How can a politician have their cake and eat it as well? That is easy, write an exemption into a bill that, basically, guts the bill and makes it worthless. In Michigan, this is what they did. The Michigan Senate decided to put in some interesting language at the very last minute so that they could gut the anti-bullying bill without actually killing it. The bill now reads that it does not “prohibit a statement of a sincerely held religious belief or moral conviction of a school employee, school volunteer, pupil, or a pupil’s parent or guardian.”
So, since it is ‘my’ sincerely held religious belief that I can go around bashing Christians in the knee, then this is just fine, right? It is not a violation of the anti-bullying law. The bill would require school districts to have procedures in place to address bullying, though.
It is likely that this is meant to stop from being considered bullying statements like “I believe that homosexuality is a sin”, but given how it is worded, that is not how it will be interpreted.
Kevin Epling, whose son Matt Epling killed himself in 2002 after being bullied, said that the added language will allow anyone to bully a student and cite their religious beliefs. He has worked with lawmakers for years to developed anti-bullying legislation.
“This is just unconscionable. This is government-sanctioned bigotry,” said Epling of East Lansing, who said he is “ashamed” that lawmakers added the language at the last minute.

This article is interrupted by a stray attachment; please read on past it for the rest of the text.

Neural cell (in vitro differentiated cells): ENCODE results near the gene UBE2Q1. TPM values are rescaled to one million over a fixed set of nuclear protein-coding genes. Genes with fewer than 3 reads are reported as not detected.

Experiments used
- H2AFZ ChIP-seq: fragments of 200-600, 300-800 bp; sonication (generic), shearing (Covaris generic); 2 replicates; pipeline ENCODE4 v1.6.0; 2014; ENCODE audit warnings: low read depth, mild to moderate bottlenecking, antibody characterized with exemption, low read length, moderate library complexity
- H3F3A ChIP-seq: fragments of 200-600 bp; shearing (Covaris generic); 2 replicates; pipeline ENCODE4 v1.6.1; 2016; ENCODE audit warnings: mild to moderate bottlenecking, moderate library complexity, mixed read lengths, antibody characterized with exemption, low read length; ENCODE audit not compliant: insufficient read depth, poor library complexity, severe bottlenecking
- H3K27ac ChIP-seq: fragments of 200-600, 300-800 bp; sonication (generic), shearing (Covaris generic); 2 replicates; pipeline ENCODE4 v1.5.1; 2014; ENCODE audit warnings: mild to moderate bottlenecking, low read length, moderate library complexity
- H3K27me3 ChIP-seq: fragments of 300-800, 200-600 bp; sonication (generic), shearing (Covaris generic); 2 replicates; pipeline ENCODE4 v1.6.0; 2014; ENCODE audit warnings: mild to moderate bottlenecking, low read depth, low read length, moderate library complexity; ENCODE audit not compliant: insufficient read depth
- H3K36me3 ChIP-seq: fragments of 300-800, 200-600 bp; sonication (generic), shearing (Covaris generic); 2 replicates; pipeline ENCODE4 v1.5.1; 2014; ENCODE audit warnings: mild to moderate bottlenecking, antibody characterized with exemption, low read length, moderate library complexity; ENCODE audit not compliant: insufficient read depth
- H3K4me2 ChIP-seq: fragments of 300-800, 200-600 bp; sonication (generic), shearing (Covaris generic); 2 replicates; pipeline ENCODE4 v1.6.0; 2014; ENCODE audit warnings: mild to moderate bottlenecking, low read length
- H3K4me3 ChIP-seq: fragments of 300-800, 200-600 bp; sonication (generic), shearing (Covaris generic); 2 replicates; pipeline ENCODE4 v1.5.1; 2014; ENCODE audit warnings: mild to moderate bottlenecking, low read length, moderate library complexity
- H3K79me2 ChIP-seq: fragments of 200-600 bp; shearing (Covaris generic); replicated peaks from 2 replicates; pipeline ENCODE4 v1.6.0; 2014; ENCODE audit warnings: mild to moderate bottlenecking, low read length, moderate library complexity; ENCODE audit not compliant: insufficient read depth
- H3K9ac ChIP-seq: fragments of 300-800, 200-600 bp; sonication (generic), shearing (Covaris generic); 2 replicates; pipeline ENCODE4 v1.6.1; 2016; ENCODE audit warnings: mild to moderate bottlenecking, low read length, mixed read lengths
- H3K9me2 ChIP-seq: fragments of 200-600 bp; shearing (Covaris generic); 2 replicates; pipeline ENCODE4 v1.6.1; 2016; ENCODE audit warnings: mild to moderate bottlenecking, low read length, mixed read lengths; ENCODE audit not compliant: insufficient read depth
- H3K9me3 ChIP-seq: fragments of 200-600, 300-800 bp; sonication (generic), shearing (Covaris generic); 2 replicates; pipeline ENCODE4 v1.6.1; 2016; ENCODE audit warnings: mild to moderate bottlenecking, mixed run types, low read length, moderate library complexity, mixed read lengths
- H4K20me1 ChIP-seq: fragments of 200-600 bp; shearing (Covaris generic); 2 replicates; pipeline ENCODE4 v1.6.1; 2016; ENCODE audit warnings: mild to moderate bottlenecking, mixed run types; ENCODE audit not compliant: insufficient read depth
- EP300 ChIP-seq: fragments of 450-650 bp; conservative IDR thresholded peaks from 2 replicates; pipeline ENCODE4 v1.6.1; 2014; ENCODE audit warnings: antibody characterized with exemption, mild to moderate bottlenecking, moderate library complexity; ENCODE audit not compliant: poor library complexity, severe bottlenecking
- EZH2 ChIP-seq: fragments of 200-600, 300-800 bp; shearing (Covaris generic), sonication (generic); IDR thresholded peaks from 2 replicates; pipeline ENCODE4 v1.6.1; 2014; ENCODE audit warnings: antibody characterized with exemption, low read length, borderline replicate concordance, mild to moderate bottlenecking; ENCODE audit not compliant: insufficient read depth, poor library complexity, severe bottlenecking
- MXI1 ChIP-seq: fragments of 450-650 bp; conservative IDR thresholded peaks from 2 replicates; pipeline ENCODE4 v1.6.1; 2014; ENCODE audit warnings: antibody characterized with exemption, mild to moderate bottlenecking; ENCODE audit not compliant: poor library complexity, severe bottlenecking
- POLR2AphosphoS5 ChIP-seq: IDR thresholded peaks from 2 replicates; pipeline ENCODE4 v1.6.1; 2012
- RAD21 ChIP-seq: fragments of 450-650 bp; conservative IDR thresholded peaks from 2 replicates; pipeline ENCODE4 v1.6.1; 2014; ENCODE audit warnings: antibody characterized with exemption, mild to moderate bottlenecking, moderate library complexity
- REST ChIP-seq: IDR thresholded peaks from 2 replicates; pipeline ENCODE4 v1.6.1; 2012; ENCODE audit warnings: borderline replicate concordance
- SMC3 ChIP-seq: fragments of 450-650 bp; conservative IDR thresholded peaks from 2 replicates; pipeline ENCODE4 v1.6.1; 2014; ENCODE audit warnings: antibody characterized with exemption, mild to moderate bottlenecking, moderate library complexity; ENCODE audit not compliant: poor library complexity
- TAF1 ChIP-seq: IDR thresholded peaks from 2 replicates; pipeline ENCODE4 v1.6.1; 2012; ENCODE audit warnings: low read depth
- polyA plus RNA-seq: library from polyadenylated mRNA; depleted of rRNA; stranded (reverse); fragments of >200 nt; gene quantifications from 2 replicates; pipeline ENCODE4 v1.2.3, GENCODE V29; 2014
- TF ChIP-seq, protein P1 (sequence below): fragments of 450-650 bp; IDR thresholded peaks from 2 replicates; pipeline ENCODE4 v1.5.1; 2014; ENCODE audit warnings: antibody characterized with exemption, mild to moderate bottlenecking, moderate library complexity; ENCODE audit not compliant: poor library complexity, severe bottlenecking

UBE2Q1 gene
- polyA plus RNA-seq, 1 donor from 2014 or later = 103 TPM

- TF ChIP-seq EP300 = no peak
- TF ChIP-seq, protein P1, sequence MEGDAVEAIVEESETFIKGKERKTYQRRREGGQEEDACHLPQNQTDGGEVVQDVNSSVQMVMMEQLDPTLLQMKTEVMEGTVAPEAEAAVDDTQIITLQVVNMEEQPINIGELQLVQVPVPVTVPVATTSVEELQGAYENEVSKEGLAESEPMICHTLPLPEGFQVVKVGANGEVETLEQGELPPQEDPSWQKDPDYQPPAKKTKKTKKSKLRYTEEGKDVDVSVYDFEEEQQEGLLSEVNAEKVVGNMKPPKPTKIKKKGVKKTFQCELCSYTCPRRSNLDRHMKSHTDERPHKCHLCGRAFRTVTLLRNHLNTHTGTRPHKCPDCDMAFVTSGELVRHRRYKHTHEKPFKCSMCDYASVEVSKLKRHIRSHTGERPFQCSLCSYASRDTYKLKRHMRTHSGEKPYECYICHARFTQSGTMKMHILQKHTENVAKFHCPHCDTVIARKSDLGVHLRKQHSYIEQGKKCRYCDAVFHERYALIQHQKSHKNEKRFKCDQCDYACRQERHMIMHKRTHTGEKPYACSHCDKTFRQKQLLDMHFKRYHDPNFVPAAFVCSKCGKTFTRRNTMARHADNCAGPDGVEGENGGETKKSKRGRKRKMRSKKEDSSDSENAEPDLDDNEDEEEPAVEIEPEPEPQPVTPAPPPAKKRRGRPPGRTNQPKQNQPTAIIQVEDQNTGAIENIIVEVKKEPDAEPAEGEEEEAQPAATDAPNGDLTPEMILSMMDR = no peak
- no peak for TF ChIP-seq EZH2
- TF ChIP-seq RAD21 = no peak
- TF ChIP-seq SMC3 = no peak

Republican Governor Rick Snyder wants Michigan to adopt such an anti-bullying law, but it is also likely that they are desperately trying in the Republican Party to avoid having to deal with the issue of having the anti-LGBT groups crying foul.
The Democrats want a measure that will be more detailed and actually protect students given the fact that the Republicans have, pretty much, gutted the bill. They also want outlined the exact reasons why a student cannot be bullied such as sexual orientation, race or weight.
Republicans are saying that just requiring the districts to develop policies would be key in moving forward and Republican state Senator Rick Jones stated that “This bill may not be perfect, but it certainly gets us on the road to making sure that local communities pay attention to this problem and put a policy in place.” Which it will not do, as per the latest examples out of Ohio.